Image Source by dzingeek@flickr
This week I particpated in a meeting with dozens of science teachers from around the world – right from my own loungeroom! Science chat is held each fortnight on Twitter, with all members using the tag #scichat. This week’s topic was “What does the ideal 21st century science classroom look like?”. It was a very interesting discussion (although somewhat limited by everyone only using 140 characters!) that included student-centered instruction and real-world, authentic experiments, rather than the cook-book style of laboratory work in 20th century classrooms. One of the exciting things that was mentioned, along with lots of links to great science resources, was having science experts to speak to students in the classroom, from their own laboratory.
In Australia, we have the Scientists in Schools Program, administered by the federal government and the CSIRO. In May this year there were 1617 partnerships across the country, in both government and non-government; primary and secondary; rural and city schools. However, many partnerships rely on the scientist having the time to visit the school – which is not always possible. It would be amazing if more scientists could use Skype for Educators, so that those partnerships could be fully realised. This kind of communication could help to dispel the myth that all scientists wear white coats, have crazy hair and mix brightly coloured, explosive chemicals together!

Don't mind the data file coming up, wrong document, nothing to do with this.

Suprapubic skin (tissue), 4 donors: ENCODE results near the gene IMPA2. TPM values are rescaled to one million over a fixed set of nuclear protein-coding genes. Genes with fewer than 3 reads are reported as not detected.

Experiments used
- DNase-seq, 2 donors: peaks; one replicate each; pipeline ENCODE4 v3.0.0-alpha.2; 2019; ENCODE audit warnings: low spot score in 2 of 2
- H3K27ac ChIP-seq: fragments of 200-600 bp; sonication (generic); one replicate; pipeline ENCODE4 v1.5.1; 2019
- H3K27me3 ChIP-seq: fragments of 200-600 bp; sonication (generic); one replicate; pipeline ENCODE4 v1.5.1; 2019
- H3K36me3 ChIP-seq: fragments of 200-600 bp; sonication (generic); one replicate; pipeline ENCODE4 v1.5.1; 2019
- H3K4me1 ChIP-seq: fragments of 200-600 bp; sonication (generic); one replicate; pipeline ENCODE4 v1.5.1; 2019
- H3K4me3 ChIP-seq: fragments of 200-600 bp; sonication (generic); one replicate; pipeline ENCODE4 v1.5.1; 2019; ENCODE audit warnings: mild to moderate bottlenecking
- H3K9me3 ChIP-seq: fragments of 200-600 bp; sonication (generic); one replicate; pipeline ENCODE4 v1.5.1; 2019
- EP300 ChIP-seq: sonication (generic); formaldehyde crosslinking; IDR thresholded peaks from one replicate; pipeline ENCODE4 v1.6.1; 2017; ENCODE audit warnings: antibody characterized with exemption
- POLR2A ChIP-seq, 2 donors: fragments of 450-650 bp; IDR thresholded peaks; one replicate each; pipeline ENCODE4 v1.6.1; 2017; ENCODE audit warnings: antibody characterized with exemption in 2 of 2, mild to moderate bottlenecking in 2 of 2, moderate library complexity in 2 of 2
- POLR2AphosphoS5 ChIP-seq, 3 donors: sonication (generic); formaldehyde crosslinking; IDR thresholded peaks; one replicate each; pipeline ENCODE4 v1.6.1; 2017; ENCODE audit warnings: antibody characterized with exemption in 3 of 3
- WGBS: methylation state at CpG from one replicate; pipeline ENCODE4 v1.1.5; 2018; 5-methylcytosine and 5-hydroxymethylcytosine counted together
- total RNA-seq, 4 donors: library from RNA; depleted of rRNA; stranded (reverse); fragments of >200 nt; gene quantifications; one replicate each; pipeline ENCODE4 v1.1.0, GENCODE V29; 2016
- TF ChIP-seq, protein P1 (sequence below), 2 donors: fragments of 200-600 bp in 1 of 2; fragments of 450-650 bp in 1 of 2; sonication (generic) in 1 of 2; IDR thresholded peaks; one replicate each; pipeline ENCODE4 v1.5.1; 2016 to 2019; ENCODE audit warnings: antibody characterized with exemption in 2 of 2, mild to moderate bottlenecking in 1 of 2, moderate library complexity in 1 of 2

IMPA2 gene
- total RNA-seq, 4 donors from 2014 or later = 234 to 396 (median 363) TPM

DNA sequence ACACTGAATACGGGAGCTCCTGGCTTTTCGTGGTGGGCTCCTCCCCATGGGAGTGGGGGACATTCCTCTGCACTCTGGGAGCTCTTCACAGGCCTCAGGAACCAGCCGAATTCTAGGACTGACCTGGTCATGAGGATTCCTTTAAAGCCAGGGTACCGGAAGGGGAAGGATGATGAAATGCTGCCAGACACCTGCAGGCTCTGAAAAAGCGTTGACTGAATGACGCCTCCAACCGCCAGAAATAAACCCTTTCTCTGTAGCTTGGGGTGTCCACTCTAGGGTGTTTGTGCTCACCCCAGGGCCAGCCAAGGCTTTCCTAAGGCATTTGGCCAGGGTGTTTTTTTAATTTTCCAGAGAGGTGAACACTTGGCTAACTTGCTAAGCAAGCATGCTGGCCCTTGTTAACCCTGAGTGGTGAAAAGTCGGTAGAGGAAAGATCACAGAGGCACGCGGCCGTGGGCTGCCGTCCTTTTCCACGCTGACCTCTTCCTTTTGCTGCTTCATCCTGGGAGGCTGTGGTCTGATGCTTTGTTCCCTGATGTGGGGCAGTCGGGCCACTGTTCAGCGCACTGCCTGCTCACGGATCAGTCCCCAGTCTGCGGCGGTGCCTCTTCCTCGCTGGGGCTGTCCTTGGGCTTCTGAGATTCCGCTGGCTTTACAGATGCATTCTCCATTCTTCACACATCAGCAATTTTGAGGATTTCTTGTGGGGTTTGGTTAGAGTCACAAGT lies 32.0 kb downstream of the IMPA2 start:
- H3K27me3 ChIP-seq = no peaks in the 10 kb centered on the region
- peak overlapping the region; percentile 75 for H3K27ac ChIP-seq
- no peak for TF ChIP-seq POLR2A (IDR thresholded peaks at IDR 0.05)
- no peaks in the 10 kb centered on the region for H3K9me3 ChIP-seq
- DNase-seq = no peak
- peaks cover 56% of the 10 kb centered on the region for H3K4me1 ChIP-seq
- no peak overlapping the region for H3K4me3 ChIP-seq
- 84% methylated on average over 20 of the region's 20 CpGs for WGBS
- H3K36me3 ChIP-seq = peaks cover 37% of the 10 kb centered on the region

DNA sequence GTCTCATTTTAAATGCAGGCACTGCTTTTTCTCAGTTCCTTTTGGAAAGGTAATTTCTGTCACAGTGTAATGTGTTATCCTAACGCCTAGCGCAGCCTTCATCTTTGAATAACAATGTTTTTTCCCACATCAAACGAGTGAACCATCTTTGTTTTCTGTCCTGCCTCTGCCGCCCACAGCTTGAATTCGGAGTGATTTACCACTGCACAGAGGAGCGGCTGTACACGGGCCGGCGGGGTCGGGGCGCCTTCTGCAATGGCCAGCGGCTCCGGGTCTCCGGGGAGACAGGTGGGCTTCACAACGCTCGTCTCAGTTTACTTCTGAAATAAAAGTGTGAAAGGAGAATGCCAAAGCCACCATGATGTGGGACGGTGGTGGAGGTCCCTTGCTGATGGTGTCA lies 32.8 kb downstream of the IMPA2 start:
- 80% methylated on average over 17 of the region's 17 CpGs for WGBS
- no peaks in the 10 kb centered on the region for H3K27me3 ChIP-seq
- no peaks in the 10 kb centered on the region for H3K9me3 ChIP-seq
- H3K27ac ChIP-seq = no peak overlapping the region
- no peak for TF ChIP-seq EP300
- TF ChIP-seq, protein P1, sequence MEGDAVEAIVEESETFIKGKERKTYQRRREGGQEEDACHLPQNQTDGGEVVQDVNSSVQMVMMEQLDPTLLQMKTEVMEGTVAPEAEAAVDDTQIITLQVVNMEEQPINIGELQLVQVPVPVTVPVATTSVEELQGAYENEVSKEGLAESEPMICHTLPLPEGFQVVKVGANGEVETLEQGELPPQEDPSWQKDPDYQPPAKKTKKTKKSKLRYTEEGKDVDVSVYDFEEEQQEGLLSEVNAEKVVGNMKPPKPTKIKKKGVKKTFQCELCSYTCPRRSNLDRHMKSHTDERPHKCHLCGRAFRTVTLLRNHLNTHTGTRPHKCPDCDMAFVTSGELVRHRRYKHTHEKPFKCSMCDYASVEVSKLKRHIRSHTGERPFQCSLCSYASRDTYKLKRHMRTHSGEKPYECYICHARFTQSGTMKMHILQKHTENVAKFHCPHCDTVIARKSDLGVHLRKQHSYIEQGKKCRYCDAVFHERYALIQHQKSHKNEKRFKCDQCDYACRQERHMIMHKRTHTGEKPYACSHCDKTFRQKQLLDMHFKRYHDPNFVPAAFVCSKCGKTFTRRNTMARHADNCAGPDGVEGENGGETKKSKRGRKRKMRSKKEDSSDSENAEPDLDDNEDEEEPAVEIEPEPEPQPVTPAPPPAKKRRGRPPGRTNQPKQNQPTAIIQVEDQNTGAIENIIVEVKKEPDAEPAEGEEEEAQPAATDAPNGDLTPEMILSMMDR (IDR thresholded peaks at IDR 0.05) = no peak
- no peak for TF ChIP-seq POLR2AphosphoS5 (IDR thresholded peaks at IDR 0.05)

This site, from the Exploratorium, was nominated for the 2009 Webby awards in the Education category and won the “People’s Voice Award”. This site promotes science as an active process of observation and investigation. Evidence: How Do We Know What We Know? examines that process, revealing the ways in which ideas and information become knowledge and understanding. In this case study in human origins, students explore how scientific evidence is used to shape our current understanding of ourselves and help answer the question: “What makes us human—and how did we get this way?”
It is an excellent site for learning about how scientists work – careful observation, collecting clues, investigating relationships, finding patterns and considering possibilites. I plan to use with my very talented Year 7 scientists – what a great way to introduce them to the scientific method!
An international team of marine scientists believe that tectonic plate collisions were responsible for bursts of marine biodiversity across the planet. “There have been at least three marine biodiversity hotspots during the past 50 million years,” say a team led by researchers from the Australian Research Council Centre for Excellence for Coral Reef Studies in Townsville. Tectonic plate collisions formed shallow, warm seas and many bays and islands, which allowed biodiversity to flourish in different areas at diferent tiimes. Read more on the ABC Science on-line website.